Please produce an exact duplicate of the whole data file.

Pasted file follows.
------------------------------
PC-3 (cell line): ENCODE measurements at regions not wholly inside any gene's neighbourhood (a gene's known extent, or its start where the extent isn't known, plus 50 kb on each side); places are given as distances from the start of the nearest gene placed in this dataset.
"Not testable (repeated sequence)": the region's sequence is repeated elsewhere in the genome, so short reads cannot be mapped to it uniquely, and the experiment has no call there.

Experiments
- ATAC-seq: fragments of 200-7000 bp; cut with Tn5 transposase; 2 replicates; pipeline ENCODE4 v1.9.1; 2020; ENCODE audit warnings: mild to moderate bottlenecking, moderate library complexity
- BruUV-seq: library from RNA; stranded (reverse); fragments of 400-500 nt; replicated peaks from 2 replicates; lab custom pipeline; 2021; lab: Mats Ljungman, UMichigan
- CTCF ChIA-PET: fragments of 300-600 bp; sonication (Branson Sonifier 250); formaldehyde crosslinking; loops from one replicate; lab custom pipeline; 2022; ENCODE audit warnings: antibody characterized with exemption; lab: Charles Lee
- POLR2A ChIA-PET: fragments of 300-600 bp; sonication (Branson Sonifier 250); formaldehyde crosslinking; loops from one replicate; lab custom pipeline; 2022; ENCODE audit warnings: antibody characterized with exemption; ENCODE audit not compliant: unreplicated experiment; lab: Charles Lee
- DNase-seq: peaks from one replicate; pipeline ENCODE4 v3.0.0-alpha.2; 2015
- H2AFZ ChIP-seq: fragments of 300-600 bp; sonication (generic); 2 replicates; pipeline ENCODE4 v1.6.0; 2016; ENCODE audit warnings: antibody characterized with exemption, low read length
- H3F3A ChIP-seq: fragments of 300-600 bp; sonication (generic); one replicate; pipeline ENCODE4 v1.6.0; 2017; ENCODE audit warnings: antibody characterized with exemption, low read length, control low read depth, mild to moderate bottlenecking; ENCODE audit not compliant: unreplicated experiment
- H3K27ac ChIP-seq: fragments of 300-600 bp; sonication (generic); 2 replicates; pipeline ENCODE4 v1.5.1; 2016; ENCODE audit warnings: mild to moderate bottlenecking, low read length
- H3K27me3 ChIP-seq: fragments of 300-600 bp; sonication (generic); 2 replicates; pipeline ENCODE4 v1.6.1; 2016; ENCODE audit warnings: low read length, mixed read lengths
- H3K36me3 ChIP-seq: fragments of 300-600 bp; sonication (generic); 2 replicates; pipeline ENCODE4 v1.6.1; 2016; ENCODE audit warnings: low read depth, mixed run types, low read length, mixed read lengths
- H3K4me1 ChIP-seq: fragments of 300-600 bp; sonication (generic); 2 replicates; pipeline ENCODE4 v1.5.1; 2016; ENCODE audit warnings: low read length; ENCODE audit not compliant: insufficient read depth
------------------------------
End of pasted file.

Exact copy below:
PC-3 (cell line): ENCODE measurements at regions not wholly inside any gene's neighbourhood (a gene's known extent, or its start where the extent isn't known, plus 50 kb on each side); places are given as distances from the start of the nearest gene placed in this dataset.
"Not testable (repeated sequence)": the region's sequence is repeated elsewhere in the genome, so short reads cannot be mapped to it uniquely, and the experiment has no call there.

Experiments
- ATAC-seq: fragments of 200-7000 bp; cut with Tn5 transposase; 2 replicates; pipeline ENCODE4 v1.9.1; 2020; ENCODE audit warnings: mild to moderate bottlenecking, moderate library complexity
- BruUV-seq: library from RNA; stranded (reverse); fragments of 400-500 nt; replicated peaks from 2 replicates; lab custom pipeline; 2021; lab: Mats Ljungman, UMichigan
- CTCF ChIA-PET: fragments of 300-600 bp; sonication (Branson Sonifier 250); formaldehyde crosslinking; loops from one replicate; lab custom pipeline; 2022; ENCODE audit warnings: antibody characterized with exemption; lab: Charles Lee
- POLR2A ChIA-PET: fragments of 300-600 bp; sonication (Branson Sonifier 250); formaldehyde crosslinking; loops from one replicate; lab custom pipeline; 2022; ENCODE audit warnings: antibody characterized with exemption; ENCODE audit not compliant: unreplicated experiment; lab: Charles Lee
- DNase-seq: peaks from one replicate; pipeline ENCODE4 v3.0.0-alpha.2; 2015
- H2AFZ ChIP-seq: fragments of 300-600 bp; sonication (generic); 2 replicates; pipeline ENCODE4 v1.6.0; 2016; ENCODE audit warnings: antibody characterized with exemption, low read length
- H3F3A ChIP-seq: fragments of 300-600 bp; sonication (generic); one replicate; pipeline ENCODE4 v1.6.0; 2017; ENCODE audit warnings: antibody characterized with exemption, low read length, control low read depth, mild to moderate bottlenecking; ENCODE audit not compliant: unreplicated experiment
- H3K27ac ChIP-seq: fragments of 300-600 bp; sonication (generic); 2 replicates; pipeline ENCODE4 v1.5.1; 2016; ENCODE audit warnings: mild to moderate bottlenecking, low read length
- H3K27me3 ChIP-seq: fragments of 300-600 bp; sonication (generic); 2 replicates; pipeline ENCODE4 v1.6.1; 2016; ENCODE audit warnings: low read length, mixed read lengths
- H3K36me3 ChIP-seq: fragments of 300-600 bp; sonication (generic); 2 replicates; pipeline ENCODE4 v1.6.1; 2016; ENCODE audit warnings: low read depth, mixed run types, low read length, mixed read lengths
- H3K4me1 ChIP-seq: fragments of 300-600 bp; sonication (generic); 2 replicates; pipeline ENCODE4 v1.5.1; 2016; ENCODE audit warnings: low read length; ENCODE audit not compliant: insufficient read depth